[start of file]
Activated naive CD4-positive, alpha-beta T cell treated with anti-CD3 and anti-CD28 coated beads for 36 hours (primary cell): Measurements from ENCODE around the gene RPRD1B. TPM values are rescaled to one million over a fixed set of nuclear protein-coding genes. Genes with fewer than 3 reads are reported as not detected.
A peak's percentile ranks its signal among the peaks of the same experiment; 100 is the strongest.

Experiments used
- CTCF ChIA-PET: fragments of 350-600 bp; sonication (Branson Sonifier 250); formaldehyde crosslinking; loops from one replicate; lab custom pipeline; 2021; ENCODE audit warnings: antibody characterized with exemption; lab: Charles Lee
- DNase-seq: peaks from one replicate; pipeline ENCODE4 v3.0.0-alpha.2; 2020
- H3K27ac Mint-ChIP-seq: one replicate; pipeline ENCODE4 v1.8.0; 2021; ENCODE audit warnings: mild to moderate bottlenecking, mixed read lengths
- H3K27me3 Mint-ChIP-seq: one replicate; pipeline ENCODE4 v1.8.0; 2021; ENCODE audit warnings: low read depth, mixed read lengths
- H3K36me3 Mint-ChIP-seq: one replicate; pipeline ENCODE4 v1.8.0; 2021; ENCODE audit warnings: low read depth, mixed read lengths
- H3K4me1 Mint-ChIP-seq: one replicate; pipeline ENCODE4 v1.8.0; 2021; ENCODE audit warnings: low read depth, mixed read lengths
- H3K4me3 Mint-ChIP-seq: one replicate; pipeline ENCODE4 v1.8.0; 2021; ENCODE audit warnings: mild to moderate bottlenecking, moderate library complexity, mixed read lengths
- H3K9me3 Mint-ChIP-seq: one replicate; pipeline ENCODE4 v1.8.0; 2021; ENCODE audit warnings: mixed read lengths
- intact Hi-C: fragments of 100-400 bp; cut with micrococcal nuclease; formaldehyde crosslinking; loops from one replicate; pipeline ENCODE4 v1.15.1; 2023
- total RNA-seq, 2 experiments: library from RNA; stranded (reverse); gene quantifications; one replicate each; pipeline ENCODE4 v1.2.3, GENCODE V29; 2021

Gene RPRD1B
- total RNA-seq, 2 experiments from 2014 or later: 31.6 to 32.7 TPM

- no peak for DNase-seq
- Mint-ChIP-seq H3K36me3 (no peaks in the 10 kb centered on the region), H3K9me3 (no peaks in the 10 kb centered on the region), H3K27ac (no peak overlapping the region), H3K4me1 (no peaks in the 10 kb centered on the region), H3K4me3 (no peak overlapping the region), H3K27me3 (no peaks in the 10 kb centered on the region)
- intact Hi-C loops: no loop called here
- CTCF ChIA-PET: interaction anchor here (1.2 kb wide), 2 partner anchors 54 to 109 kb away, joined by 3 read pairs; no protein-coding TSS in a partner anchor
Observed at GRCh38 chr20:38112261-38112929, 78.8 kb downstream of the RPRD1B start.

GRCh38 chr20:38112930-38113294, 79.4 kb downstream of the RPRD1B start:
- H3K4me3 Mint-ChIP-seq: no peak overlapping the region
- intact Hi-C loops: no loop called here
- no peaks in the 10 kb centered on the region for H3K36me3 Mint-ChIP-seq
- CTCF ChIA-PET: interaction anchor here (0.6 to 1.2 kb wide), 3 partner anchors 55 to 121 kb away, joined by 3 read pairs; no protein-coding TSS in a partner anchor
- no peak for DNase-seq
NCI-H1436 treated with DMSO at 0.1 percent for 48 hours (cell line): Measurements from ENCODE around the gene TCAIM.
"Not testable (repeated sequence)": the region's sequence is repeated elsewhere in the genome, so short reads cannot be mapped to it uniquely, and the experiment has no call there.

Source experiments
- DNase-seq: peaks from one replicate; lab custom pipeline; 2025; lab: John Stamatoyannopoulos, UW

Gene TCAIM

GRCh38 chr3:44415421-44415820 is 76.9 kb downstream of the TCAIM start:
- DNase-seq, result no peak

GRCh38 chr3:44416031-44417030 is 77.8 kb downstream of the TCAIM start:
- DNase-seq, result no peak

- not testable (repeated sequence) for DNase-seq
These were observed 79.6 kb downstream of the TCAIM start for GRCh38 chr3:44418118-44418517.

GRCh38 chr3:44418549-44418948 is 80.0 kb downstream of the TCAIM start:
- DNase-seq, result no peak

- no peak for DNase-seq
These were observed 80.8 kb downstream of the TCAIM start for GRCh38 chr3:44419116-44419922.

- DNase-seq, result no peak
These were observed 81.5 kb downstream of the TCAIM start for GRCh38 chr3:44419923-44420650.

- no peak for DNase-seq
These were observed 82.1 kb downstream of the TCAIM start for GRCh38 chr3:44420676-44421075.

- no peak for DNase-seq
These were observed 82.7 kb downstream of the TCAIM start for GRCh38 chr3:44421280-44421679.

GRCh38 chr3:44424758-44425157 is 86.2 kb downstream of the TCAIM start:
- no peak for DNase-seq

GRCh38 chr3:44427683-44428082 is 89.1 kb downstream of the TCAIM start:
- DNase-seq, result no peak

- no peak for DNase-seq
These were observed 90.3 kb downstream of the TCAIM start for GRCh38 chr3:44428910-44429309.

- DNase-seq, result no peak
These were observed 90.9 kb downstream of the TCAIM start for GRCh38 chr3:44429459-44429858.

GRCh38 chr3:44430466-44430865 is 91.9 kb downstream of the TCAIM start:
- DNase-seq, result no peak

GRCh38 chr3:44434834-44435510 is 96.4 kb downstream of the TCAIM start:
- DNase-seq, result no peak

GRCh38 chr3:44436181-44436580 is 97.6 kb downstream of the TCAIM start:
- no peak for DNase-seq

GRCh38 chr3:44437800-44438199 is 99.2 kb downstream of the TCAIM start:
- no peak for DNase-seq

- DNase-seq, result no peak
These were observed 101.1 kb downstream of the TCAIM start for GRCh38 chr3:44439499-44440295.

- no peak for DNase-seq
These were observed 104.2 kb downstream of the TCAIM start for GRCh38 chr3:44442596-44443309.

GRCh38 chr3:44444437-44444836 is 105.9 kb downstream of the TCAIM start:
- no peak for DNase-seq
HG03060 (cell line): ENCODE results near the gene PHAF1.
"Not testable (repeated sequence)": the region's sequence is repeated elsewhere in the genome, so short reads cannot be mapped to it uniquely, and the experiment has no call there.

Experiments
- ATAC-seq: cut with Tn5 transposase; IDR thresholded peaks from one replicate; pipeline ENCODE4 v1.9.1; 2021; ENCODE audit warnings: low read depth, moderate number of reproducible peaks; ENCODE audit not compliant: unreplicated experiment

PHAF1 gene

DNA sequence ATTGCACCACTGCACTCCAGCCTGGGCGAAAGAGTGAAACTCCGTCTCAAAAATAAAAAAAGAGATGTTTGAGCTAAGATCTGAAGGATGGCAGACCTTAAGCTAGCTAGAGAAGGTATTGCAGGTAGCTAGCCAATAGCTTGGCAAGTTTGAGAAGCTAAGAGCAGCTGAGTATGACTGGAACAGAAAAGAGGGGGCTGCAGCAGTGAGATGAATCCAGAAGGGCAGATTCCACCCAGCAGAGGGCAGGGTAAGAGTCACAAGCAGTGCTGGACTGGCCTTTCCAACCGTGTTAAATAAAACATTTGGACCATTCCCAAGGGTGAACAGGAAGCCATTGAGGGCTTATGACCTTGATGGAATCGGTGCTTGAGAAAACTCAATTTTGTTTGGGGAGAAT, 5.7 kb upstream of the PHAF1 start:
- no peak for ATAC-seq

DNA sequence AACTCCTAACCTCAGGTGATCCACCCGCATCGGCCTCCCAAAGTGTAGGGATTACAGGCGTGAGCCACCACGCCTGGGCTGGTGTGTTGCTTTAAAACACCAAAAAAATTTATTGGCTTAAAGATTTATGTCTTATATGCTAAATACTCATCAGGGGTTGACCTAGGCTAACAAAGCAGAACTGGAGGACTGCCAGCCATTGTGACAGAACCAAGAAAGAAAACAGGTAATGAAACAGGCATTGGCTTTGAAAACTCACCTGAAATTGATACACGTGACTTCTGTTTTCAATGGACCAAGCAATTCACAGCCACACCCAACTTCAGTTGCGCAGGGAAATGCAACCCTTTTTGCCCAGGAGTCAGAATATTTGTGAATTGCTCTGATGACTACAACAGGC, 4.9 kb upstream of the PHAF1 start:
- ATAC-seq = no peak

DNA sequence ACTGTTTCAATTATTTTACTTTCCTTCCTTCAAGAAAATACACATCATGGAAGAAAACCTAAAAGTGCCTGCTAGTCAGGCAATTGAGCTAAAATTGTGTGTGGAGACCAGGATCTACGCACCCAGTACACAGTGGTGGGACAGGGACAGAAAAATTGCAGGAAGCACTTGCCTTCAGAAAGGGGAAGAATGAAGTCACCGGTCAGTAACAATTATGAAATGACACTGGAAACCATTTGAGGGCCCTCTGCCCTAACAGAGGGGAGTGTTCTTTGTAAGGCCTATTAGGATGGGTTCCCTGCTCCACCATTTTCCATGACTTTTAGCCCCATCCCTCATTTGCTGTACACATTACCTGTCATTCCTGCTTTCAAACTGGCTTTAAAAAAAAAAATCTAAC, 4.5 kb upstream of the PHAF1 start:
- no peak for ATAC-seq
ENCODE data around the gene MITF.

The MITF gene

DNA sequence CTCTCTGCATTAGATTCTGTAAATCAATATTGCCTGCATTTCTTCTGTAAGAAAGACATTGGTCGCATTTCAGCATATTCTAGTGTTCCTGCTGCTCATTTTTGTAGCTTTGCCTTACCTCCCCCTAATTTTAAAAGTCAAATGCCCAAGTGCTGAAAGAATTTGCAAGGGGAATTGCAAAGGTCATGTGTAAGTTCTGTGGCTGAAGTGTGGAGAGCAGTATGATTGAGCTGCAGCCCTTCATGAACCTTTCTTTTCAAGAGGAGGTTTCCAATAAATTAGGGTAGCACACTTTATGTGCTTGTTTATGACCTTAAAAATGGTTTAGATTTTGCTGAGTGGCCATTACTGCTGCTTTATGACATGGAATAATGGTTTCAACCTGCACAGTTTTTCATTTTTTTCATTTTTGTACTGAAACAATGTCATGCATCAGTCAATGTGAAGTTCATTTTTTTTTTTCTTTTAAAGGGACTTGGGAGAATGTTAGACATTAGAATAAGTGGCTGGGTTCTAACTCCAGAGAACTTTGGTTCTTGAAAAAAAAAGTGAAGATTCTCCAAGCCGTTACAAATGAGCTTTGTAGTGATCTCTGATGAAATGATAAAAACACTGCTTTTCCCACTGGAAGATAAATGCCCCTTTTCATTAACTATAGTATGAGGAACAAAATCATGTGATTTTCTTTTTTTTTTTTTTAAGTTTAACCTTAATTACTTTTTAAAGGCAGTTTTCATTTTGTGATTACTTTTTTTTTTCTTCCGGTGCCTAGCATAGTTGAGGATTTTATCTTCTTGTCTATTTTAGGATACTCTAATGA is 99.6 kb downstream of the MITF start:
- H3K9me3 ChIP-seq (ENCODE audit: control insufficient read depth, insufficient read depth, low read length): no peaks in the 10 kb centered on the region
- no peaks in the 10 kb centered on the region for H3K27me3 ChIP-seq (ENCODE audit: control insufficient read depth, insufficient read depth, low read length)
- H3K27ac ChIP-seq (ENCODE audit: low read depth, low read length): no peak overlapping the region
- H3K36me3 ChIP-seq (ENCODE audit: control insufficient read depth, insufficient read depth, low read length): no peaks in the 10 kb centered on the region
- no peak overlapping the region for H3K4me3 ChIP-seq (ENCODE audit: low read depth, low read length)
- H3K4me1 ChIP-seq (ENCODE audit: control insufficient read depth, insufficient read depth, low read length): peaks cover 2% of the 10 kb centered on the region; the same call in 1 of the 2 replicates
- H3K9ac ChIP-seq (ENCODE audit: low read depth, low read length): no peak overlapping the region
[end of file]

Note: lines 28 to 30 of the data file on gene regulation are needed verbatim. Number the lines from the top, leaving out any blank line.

"Not testable (repeated sequence)": the region's sequence is repeated elsewhere in the genome, so short reads cannot be mapped to it uniquely, and the experiment has no call there.

Source experiments
- DNase-seq: peaks from one replicate; lab custom pipeline; 2025; lab: John Stamatoyannopoulos, UW